As cooler weather descends upon us, we parents of the Great White North must resign ourselves to the dreaded daily struggle that is the snowsuit. But it doesn’t end there…
I recently came across online recommendations saying that when you strap your children (of any age) in their carseats, you must remove winter clothing first. Here is a link. (Note: The images in these articles always feature smiling children sitting cooperatively in the back of a spacious mini-van. The angry, red, chapped, tear stained faces with drippy noses never make the cut).
Do you do this?
We have always been careful to follow carseat rules, using appropriately sized seats and adjusting them correctly. Heck, these days, they won’t even let you leave our local hospital with your newborn until you can prove you have a carseat and know how to use it. When the kids were itty bitty little things in bucket seats, you could buckle and then bundle them up appropriately indoors and then just pop them into the base in the car, no problem. (Note, my son was not yet appropriately bundled for winter in this photo).
Getting my 2.5 year old toddler into his snowsuit these days could be compared to wrestling an angry octopus into a mesh bag. Through all of the running away, kicking, screaming and flailing, I eventually get all of his limbs into the correct holes, and I carry the bundle of tears, often football style out into frigid temperatures and into the car. Then, he adopts a variety of plank-like positions and ear-splitting screams in order to prevent the buckling of the seatbelt at all.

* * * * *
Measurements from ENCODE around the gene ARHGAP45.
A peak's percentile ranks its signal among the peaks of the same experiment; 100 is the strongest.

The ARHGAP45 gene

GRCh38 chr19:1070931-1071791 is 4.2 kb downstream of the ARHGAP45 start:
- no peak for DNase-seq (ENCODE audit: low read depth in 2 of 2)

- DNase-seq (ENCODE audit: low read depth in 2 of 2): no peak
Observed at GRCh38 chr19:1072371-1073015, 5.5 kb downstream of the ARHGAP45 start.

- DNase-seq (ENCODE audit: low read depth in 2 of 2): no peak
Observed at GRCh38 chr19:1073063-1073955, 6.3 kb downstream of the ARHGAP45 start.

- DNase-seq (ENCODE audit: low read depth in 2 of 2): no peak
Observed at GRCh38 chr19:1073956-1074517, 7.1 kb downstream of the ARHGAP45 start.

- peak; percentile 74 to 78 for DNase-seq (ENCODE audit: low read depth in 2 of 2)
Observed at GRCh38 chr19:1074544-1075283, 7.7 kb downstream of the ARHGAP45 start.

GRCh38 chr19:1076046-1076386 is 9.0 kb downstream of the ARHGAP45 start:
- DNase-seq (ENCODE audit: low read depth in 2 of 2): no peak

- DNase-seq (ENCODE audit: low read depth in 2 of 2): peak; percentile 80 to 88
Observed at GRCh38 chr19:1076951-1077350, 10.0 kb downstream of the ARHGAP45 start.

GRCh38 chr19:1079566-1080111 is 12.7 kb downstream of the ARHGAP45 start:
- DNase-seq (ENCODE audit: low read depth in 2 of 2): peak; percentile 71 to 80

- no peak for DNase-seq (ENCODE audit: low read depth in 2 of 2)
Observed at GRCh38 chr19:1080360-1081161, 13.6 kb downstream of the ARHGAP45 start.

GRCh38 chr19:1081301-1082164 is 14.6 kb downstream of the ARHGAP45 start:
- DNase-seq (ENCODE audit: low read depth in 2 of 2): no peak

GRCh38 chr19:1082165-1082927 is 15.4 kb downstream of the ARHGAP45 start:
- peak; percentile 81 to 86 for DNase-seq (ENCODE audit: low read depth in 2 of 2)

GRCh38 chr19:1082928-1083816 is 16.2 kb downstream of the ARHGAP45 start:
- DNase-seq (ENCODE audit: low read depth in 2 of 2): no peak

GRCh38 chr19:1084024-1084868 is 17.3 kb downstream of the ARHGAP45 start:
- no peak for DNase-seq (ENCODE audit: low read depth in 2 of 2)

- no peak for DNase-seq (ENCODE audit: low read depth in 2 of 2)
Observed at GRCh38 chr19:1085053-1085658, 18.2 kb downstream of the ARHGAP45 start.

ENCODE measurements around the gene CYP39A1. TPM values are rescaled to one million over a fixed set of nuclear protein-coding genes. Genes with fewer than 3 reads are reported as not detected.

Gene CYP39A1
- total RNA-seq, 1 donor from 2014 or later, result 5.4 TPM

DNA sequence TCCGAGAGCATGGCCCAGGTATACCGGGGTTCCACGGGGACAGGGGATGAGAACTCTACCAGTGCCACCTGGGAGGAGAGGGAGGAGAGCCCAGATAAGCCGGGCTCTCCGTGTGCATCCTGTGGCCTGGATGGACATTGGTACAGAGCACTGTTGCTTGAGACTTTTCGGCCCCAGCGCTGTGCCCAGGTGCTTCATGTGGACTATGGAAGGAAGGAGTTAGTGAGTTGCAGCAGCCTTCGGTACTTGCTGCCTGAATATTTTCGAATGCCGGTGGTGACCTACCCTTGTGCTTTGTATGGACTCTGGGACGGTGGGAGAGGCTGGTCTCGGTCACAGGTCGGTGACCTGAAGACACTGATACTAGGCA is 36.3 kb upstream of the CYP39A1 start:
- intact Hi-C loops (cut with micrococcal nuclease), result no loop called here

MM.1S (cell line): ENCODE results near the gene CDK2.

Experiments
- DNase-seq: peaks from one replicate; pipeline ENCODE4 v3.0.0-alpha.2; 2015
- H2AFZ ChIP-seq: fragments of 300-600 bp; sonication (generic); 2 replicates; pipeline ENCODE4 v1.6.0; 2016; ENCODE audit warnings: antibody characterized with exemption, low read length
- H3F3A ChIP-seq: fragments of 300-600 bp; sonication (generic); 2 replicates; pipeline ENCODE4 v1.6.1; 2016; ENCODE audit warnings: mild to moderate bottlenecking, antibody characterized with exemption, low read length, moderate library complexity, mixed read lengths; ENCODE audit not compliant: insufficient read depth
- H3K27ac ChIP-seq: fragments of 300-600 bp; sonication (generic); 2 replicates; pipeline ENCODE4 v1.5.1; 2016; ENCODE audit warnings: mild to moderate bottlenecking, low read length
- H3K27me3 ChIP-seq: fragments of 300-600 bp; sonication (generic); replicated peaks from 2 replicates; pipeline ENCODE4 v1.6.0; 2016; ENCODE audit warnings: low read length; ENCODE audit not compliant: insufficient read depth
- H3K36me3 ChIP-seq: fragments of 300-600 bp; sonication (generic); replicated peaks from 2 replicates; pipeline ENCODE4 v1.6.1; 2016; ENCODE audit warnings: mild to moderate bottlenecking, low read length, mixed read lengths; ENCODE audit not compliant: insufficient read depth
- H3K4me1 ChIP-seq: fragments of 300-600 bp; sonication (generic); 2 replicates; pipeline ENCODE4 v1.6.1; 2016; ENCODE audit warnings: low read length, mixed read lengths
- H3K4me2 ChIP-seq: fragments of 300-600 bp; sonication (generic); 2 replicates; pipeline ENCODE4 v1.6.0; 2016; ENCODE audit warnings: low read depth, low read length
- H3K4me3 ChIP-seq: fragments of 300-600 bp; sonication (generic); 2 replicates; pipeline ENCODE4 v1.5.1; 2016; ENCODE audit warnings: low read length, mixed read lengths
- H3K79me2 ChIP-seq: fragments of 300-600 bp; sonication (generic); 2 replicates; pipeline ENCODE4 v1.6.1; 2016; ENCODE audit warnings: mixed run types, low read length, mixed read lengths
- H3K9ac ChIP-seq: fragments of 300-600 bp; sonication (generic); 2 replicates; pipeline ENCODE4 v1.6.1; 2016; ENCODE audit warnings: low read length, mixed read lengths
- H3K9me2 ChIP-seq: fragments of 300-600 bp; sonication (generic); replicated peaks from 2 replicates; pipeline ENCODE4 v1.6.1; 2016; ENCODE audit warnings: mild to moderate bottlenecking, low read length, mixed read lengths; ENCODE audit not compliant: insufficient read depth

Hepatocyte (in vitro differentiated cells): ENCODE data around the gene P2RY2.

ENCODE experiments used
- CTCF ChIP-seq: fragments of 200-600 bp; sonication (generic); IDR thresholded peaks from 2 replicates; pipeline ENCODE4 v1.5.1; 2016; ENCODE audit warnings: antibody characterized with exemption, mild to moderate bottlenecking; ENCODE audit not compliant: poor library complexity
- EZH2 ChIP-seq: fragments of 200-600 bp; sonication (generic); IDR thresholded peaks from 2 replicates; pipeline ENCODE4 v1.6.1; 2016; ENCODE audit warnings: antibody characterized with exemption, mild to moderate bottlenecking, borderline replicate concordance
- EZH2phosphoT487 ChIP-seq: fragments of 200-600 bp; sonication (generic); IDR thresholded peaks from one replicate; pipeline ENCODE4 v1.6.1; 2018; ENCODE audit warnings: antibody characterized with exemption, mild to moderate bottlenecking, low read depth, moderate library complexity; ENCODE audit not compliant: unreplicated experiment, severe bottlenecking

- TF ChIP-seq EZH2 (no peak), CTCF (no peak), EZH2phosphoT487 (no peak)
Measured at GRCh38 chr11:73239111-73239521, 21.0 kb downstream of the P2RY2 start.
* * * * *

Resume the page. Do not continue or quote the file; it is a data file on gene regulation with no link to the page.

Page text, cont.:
However, the seatbelt always gets fastened, and tightened. You’re welcome son.
Tell me to add the removal of the snowsuit before getting into the car and to put it back on at the other end, and I’m going to look at you like you’ve got two heads. (Please see update below).
There was a time when people rebelled against wearing seatbelts, and then helmets. Now these things are the norm. (Here’s a link to the history of the carseat and a slideshow of how they progressed ). Perhaps snowsuit removal will become the norm too. Maybe I’ll change my mind on this one too. Who knows?
But isn’t there a point when too many rules and regulations make things so complicated people just stop going places?
I have two sons. They climb, they fall, they wrestle, they bump, they bruise and they
bleed. Some days I feel I will be lucky if I can get them safely to adulthood. I do everything that I can, within reason, to keep those two little men safe. I am a worrier. I am a stickler about helmets on bikes, parental supervision, and following the rules. But sometimes, I just have to buckle those kids into their seats as they are.
Spend half an hour online and you will find a dozen ways you are endangering your children’s lives on a daily basis. Carcinogens in the baby soap? Non-organic vegetables? Co-sleeping? (Oops … three more strikes).
How are you failing your children?
(Disclaimer: Do not follow my lead. Always follow manufacturer guidelines.)
So…as an update, after a lot of online research, we are looking at possible compromises. It seems one possibility is leaving the coat unzipped, and buckling against the chest. Still not ideal but better. The guilt got to me once again.